Consider the following simple example:
prompt% sqlite3 test.db sqlite> create table employee ( employee_id integer primary key, first_name varchar2(32) not null, last_name varchar2(32) not null ); sqlite> insert into employee (first_name, last_name) values ('Bill', 'Smith'); sqlite> insert into employee (first_name, last_name) values ('Sally', 'Jones'); sqlite> insert into employee (first_name, last_name) values ('Bill', 'Jones'); sqlite> select first_name, count(*) from employee;
What will be the result?
The naive might assume it will be:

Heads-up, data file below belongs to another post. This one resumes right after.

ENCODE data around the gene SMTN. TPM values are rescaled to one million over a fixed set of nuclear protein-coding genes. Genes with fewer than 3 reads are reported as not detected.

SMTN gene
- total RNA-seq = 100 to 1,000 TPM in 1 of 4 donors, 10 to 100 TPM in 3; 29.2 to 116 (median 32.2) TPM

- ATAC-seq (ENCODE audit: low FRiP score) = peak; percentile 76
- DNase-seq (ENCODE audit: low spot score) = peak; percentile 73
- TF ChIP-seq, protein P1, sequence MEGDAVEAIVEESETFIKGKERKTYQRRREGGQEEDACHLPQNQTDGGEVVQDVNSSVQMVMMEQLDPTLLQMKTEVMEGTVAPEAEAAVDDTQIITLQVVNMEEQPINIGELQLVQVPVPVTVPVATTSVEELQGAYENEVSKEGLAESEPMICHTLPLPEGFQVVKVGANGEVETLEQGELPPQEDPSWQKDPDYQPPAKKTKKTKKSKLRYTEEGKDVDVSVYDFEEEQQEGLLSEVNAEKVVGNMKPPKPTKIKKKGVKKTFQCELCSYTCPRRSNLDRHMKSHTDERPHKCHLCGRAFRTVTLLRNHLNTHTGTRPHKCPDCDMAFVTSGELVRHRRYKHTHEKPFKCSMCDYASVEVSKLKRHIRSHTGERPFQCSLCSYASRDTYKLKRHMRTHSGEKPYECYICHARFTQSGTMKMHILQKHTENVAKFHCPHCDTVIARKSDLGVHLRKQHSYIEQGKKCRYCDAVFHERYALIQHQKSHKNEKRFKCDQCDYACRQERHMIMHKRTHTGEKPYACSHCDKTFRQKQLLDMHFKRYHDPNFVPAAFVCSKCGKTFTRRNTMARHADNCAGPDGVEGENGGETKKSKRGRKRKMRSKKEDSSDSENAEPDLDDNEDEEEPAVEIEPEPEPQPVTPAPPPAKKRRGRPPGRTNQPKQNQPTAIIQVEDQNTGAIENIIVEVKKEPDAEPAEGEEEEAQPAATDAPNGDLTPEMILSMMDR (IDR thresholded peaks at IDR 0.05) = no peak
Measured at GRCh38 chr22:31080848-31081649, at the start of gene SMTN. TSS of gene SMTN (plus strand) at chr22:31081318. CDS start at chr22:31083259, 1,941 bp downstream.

But the experienced will notice that the SELECT query is missing the 'GROUP BY' clause. Oracle, when presented with this query will, in fact, throw up an error:
SQL ERROR: ORA-00937: not a single-group group function
SQLite, however, doesn't complain, but instead yields:
which seems bogus to me... Displaying the total number of rows might make sense, I suppose, but simply picking the last 'first_name' seems rather arbitrary and potentially dangerous.
Is this a bug or a feature that I'm just failing to understand? Is there a reason SQLite doesn't offer a similar safety net?